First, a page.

1965 D'Angelico "New Yorker"
This is a very late production D'Angelico guitar, undoubtedly largely made by D'Aquisto. Of course, all 1960's era "DA" guitars were made as a team effort by D'Angelico and D'Aquisto together. But for this intrument author Paul William Schmidt ("Acquired of the Angels") goes even one step further, and suggests that most likely was one of the partially finished guitars left over after D'Angelico's death and then finished by D'Aquisto. Hence the self-contradictory description above "1965 D'Angelico New Yorker"; as John D'Angelico himself indeed had already passed September 1st 1964.
Those of you who own the “Tsumura collection” book should compare the guitar to the early D’Aquisto guitars shown on pages 31 and 32 to see many similarities; like the lack of the “New York” engraving in the tail of the DA logo, and the double diamond inlay on the back of the headstock.
The New Yorker was the most elaborate and largest style instrument, measuring 18-1/8" on the lower bout. The guitar has rather bulky neck profile (but luckily I have big hands), a 25-1/2" scale, and 1-23/32 nut width. So everything is just a tad bigger than its otherwise nearly identical twin, my 1966 D'Aquisto NYer. Even the tailpiece is 1" longer.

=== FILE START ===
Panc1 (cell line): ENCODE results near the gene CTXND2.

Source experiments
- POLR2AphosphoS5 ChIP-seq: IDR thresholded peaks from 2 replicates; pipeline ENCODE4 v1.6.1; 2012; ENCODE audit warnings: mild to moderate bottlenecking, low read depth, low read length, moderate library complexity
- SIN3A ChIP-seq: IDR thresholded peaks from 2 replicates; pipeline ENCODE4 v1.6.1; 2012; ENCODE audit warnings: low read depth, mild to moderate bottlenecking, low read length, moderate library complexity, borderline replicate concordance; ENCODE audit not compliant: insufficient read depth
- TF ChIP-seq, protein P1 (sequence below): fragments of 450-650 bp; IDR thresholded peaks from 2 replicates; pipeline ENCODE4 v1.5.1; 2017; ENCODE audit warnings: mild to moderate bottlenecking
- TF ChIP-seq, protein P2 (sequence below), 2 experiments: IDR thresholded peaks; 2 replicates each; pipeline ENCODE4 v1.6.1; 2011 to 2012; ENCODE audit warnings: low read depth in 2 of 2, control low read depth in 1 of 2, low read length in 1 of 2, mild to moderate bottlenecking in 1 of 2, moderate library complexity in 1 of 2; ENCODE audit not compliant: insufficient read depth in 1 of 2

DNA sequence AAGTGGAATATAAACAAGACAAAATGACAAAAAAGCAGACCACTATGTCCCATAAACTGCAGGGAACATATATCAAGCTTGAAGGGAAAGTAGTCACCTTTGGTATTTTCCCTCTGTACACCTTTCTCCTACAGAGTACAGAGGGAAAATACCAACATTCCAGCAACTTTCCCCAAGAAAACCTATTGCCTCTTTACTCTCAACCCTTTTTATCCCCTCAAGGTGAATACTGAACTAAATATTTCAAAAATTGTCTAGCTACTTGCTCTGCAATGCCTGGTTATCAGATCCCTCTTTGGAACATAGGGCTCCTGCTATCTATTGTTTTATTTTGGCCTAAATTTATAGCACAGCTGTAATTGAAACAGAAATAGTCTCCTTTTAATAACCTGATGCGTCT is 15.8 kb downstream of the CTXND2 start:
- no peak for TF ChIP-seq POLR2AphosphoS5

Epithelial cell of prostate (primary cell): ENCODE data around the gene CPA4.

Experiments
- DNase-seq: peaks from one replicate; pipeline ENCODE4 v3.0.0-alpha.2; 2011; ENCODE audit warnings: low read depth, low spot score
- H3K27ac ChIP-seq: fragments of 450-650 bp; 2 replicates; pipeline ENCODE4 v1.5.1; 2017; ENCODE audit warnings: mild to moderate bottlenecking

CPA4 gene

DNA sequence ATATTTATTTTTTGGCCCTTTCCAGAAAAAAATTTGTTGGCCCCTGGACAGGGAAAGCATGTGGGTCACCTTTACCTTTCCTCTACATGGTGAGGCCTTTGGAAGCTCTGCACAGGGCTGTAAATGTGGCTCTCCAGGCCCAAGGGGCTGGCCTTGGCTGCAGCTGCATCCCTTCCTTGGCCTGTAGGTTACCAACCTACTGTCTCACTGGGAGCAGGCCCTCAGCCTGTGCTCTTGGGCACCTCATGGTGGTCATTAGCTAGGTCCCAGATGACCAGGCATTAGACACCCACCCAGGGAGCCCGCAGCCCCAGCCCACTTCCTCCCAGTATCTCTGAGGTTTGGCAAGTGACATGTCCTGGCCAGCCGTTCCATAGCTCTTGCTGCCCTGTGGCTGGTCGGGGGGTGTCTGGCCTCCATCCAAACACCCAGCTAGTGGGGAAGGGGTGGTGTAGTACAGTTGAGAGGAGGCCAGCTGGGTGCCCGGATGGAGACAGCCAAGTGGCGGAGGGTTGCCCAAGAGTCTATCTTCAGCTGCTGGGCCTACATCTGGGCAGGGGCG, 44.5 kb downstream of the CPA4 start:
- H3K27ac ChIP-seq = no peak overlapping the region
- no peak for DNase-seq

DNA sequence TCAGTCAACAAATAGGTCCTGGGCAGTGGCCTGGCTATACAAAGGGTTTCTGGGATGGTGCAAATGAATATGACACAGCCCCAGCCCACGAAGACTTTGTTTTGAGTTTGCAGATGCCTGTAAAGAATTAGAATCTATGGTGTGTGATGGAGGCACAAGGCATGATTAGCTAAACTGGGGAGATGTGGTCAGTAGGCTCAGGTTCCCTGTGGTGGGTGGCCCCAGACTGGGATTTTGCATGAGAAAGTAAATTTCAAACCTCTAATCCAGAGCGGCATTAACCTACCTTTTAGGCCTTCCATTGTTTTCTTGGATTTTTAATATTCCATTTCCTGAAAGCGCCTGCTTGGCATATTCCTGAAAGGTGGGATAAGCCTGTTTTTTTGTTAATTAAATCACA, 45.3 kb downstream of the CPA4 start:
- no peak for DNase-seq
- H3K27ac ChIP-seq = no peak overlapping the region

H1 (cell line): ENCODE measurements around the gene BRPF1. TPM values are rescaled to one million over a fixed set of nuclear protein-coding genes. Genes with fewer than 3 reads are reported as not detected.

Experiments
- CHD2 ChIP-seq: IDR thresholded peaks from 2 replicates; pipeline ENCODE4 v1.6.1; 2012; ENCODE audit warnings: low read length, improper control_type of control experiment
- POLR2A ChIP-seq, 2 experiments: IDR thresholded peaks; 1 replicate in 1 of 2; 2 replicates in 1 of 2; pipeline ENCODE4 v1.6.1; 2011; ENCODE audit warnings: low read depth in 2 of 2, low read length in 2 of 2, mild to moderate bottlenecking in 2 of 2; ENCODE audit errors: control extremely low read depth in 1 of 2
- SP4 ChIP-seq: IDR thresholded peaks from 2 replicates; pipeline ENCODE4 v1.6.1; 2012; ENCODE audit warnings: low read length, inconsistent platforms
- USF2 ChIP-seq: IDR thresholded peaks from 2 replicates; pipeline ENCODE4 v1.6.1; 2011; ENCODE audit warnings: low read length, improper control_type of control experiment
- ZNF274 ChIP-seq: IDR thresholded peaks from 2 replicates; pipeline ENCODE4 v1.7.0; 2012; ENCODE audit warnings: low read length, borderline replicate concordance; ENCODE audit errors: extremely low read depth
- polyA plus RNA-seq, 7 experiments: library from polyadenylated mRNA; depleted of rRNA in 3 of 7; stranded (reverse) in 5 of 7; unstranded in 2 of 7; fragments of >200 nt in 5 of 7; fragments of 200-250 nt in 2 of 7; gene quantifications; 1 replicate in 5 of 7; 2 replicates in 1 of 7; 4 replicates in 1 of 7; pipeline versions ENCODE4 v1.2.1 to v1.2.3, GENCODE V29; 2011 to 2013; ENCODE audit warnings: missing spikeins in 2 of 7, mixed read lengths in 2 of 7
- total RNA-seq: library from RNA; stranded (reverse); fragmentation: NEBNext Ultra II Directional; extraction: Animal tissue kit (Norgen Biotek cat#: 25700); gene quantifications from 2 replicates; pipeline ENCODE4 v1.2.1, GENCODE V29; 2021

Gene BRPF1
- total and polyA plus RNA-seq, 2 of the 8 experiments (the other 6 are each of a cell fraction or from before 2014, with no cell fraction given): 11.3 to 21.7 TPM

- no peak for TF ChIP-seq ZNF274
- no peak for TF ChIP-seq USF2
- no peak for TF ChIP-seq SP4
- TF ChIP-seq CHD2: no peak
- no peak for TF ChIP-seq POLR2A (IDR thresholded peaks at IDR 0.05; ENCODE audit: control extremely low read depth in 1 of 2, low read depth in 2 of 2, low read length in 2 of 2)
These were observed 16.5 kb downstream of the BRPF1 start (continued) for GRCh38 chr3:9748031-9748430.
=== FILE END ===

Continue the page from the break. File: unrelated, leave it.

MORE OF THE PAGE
Of course, the pickguard on this is not original equipment, and in this case was reproduced by Chris Mirabella.
In contrast to what you might expect from an 18” wide guitar, it is not a typical rhythm cannon with massive volume, nor does it have the big midrange hump that you would normally associate with a big bodied archtop. In stead it has a very clear voice, transparent, balanced with good distribution over the bass-middle-treble registers. If you want to chomp out 4 to the bar chords I would suggest getting a pre-1953 NY made Epiphone (which is not a bad idea anyways).
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